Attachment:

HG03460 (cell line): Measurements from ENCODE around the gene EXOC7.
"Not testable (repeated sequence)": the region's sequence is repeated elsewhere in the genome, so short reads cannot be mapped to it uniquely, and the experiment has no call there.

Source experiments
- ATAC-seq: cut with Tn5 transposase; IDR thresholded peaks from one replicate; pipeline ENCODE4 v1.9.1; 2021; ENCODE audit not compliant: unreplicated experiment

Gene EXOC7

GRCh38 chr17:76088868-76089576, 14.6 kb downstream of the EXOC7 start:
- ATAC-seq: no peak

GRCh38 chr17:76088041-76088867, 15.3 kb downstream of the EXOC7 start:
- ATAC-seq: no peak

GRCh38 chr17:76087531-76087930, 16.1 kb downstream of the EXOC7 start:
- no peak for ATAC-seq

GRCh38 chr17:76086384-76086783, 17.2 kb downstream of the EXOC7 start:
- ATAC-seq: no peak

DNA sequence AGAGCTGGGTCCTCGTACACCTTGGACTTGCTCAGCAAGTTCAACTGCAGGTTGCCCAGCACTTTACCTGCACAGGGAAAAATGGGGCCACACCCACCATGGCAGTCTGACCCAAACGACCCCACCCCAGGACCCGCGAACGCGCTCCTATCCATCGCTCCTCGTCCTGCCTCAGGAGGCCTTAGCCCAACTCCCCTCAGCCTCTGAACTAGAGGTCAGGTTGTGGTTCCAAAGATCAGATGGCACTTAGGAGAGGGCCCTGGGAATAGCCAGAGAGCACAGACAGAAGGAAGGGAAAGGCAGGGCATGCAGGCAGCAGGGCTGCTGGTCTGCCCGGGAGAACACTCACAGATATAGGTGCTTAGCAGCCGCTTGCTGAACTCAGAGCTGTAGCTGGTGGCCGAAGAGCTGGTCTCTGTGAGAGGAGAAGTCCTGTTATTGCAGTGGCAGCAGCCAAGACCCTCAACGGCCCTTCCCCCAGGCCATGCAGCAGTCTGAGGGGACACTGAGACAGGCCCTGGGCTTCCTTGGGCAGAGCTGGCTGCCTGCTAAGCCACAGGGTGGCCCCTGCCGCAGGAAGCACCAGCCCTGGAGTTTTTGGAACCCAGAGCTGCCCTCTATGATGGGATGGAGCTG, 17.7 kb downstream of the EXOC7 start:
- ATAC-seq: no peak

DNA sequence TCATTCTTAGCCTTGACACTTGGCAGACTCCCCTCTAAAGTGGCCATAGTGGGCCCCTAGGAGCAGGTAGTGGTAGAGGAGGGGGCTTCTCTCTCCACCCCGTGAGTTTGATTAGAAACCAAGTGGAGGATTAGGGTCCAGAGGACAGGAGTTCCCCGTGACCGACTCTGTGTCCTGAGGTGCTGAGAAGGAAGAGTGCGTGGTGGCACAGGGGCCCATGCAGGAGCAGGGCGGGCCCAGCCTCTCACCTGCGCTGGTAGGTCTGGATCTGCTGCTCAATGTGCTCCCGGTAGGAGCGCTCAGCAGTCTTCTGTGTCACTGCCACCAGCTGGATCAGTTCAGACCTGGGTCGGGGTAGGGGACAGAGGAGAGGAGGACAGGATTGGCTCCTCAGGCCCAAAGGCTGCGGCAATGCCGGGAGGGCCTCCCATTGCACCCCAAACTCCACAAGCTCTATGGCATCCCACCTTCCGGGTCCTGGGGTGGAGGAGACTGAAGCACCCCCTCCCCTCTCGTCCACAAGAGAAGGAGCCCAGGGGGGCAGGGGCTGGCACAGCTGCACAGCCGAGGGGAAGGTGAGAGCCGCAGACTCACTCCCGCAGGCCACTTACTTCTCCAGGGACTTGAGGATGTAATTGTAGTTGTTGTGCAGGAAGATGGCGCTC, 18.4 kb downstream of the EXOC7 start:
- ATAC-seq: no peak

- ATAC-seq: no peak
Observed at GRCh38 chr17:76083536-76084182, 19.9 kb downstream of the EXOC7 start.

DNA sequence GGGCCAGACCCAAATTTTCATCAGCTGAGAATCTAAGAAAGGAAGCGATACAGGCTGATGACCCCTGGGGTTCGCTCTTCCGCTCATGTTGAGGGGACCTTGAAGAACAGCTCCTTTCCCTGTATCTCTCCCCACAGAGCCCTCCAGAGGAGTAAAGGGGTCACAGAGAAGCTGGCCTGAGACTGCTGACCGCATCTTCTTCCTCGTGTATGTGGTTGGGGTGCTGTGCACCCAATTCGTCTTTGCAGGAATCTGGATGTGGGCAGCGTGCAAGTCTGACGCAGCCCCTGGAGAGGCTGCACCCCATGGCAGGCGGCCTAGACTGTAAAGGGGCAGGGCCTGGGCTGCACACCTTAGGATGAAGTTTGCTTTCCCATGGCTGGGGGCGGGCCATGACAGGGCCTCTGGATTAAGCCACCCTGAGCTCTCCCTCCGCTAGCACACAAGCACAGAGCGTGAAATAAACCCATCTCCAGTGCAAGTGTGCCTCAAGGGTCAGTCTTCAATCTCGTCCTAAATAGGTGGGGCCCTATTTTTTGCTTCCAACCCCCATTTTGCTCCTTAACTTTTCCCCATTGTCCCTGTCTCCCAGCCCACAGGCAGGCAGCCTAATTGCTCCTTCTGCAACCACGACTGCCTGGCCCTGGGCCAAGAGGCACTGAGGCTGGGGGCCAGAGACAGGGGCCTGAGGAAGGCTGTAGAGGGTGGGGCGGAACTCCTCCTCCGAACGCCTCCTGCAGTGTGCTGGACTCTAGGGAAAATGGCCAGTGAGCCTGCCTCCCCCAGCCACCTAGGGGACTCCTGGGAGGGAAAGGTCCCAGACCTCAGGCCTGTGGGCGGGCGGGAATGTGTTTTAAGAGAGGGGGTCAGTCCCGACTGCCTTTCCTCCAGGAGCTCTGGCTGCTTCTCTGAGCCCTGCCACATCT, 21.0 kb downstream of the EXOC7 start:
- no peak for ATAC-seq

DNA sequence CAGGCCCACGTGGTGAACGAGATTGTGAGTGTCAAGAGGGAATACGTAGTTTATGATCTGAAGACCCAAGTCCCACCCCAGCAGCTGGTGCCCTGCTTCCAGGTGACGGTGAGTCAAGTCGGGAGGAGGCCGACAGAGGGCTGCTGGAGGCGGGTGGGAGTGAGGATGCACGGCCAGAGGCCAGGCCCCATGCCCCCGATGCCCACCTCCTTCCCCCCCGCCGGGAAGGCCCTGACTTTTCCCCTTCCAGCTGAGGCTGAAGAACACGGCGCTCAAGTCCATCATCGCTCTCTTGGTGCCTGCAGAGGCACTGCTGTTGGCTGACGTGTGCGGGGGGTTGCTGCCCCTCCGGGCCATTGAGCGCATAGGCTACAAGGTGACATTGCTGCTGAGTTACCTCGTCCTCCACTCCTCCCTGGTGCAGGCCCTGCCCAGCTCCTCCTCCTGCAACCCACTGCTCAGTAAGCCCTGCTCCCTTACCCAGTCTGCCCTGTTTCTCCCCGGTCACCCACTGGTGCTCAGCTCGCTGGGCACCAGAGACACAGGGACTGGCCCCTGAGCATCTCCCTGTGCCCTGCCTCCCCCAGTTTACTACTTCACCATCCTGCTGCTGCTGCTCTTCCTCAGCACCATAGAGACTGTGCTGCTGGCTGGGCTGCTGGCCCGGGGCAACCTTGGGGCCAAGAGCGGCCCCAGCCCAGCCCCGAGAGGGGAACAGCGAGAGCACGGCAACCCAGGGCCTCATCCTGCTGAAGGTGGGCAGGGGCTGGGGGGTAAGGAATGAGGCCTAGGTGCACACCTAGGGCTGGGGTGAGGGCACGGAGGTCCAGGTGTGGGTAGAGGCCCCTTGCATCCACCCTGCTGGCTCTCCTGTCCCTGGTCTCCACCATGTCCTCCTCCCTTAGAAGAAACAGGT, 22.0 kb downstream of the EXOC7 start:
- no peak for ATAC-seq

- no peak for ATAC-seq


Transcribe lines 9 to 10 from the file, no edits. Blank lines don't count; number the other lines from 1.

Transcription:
- ATAC-seq: no peak

GRCh38 chr17:76087531-76087930, 16.1 kb downstream of the EXOC7 start: